China’s true intentions

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Saturday, December 7, 2013


ARE we seeing a case of one hand extended in friendship and the other holding a dagger?

China, in a rather delayed reaction to the humanitarian crisis in typhoon-ravaged areas in most of Eastern Visayas, dispatched their giant hospital ship to Leyte to minister to the medical needs of survivors of Yolanda. Meanwhile, its recent foreign policy actuations leave little doubt on the inevitability of their applying to the West Philippine Sea the same provocative air defense zone policy that they are now enforcing in the East China Sea. They probably would not even wait for their hospital ship to pull out of Philippine territory before they’d do that.

A report in The Guardian yesterday said China has rejected the United Nations (UN) arbitration process over its territorial dispute with the Philippines. The British newspaper said the step was highly unusual. True, but it was not unanticipated. In fact, as early as in February, this year, China has already indicated, through a diplomatic letter to the Philippines, that it will not participate in arbitration.

The Guardian noted that last week China sent its only aircraft carrier to the disputed waters off the Philippine coast for the first time, indicating an “aggressive approach towards its neighbors over a 2,000-mile stretch that also includes the East China Sea, over which it declared the air defense identification zone.”

Made two weeks ago, the declaration heightened tensions between China and Japan, which are also involved in a similar territorial dispute over a tiny island known as Sensaku to the Japanese and Diaoyu in China. The US promptly sent its military bombers over the disputed air space in a show of defiance as well as solidarity with Japan but has since softened its position in advising commercial aircraft to abide by the new US policy.

China’s lack of hesitation in applying aggression against an economic power like Japan is fair warning to us that a similar move is imminent in the air space over the West Philippine Sea. The deployment of the aircraft carrier, Liaoning, accompanied by two destroyers and two frigates, in Philippine coastal waters betray Chinese intentions.

What can we do against such shameless provocation?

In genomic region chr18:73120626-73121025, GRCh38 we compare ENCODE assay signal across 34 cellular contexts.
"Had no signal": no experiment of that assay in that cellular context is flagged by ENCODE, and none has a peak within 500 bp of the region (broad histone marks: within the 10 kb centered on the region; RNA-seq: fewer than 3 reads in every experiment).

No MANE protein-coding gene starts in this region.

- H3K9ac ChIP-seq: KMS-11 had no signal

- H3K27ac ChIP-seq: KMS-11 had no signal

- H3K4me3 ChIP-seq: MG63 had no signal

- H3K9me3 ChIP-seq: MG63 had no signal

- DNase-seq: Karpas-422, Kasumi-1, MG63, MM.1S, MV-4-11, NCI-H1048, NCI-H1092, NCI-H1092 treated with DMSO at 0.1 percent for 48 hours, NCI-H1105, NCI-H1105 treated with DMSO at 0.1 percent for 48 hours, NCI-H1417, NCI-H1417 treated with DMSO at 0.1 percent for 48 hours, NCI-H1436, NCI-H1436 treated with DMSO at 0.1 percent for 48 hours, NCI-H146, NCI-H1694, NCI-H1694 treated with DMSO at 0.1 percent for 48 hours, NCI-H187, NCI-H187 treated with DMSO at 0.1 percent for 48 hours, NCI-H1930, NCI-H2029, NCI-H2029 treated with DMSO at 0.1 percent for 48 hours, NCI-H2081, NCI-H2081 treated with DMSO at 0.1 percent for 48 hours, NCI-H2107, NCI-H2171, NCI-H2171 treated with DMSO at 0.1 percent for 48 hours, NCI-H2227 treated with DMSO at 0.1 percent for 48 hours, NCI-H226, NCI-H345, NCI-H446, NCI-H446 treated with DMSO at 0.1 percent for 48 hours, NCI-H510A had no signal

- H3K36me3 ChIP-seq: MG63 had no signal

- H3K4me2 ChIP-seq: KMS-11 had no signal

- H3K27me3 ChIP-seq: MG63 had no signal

Obviously, we cannot confront the Chinese militarily. Against China’s mighty army, our armed forces are so puny, not even the Biblical story about David slaying Goliath can provide assurance or comfort.

Our only chance was in arbitration but even that China has taken away, knowing that logic and the law are against them. The American attorney that our government hired to handle our case before the tribunal said China’s blank refusal to submit to the jurisdiction of the UN in resolving the issue “marked the first time a state had ever refused to take part in an inter-state arbitration under the 1982 UN Convention on the Law of the Sea.” Trust the Chinese to do the unprecedented in pursuit of its expansionist agenda.

Still, the Philippines will submit its formal case to the UN arbitration tribunal of judges, which will hear the case in The Hague in March, the Guardian reported. Under the Unclos, the tribunal is still required to rule on our country’s complaint even if China does not participate, the newspaper explained.

But even if we win the case against China, what purpose will it serve? Even the Philippine government’s American lawyer has conceded that with China’s boycott of the proceedings, “there is no way of enforcing the ruling.”

By way of consolation our lawyer pointed out that “(t)here is a price to be paid for branding yourself an international outlaw–a state that does not comply with the rules.”

As if China cares.

frank.otherside@yahoo.com

Published in the Sun.Star Cebu newspaper on December 08, 2013.

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